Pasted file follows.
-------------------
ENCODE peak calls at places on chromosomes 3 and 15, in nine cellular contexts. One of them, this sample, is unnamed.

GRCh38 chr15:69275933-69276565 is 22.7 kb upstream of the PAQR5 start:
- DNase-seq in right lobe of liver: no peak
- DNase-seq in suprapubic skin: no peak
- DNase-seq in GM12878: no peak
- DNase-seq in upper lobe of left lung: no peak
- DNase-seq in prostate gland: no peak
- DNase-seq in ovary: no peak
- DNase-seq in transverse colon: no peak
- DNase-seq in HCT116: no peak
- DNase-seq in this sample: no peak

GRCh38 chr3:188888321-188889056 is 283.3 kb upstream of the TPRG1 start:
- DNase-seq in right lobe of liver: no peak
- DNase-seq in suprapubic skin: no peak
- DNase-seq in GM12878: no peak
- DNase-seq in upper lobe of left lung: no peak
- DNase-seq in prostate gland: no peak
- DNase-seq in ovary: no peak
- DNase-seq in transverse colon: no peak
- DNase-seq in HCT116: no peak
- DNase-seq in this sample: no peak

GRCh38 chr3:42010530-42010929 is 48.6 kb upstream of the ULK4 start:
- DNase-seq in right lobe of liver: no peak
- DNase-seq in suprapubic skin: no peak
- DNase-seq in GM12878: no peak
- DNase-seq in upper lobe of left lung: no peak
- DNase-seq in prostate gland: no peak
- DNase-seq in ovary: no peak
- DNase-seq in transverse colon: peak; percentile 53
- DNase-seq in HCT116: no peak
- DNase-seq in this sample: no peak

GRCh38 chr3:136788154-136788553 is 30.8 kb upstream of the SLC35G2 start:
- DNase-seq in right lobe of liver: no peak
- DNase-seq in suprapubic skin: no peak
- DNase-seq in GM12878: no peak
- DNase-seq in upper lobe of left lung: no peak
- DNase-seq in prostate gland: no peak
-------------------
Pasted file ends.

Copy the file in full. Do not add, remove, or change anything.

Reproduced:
ENCODE peak calls at places on chromosomes 3 and 15, in nine cellular contexts. One of them, this sample, is unnamed.

GRCh38 chr15:69275933-69276565 is 22.7 kb upstream of the PAQR5 start:
- DNase-seq in right lobe of liver: no peak
- DNase-seq in suprapubic skin: no peak
- DNase-seq in GM12878: no peak
- DNase-seq in upper lobe of left lung: no peak
- DNase-seq in prostate gland: no peak
- DNase-seq in ovary: no peak
- DNase-seq in transverse colon: no peak
- DNase-seq in HCT116: no peak
- DNase-seq in this sample: no peak

GRCh38 chr3:188888321-188889056 is 283.3 kb upstream of the TPRG1 start:
- DNase-seq in right lobe of liver: no peak
- DNase-seq in suprapubic skin: no peak
- DNase-seq in GM12878: no peak
- DNase-seq in upper lobe of left lung: no peak
- DNase-seq in prostate gland: no peak
- DNase-seq in ovary: no peak
- DNase-seq in transverse colon: no peak
- DNase-seq in HCT116: no peak
- DNase-seq in this sample: no peak

GRCh38 chr3:42010530-42010929 is 48.6 kb upstream of the ULK4 start:
- DNase-seq in right lobe of liver: no peak
- DNase-seq in suprapubic skin: no peak
- DNase-seq in GM12878: no peak
- DNase-seq in upper lobe of left lung: no peak
- DNase-seq in prostate gland: no peak
- DNase-seq in ovary: no peak
- DNase-seq in transverse colon: peak; percentile 53
- DNase-seq in HCT116: no peak
- DNase-seq in this sample: no peak

GRCh38 chr3:136788154-136788553 is 30.8 kb upstream of the SLC35G2 start:
- DNase-seq in right lobe of liver: no peak
- DNase-seq in suprapubic skin: no peak
- DNase-seq in GM12878: no peak
- DNase-seq in upper lobe of left lung: no peak
- DNase-seq in prostate gland: no peak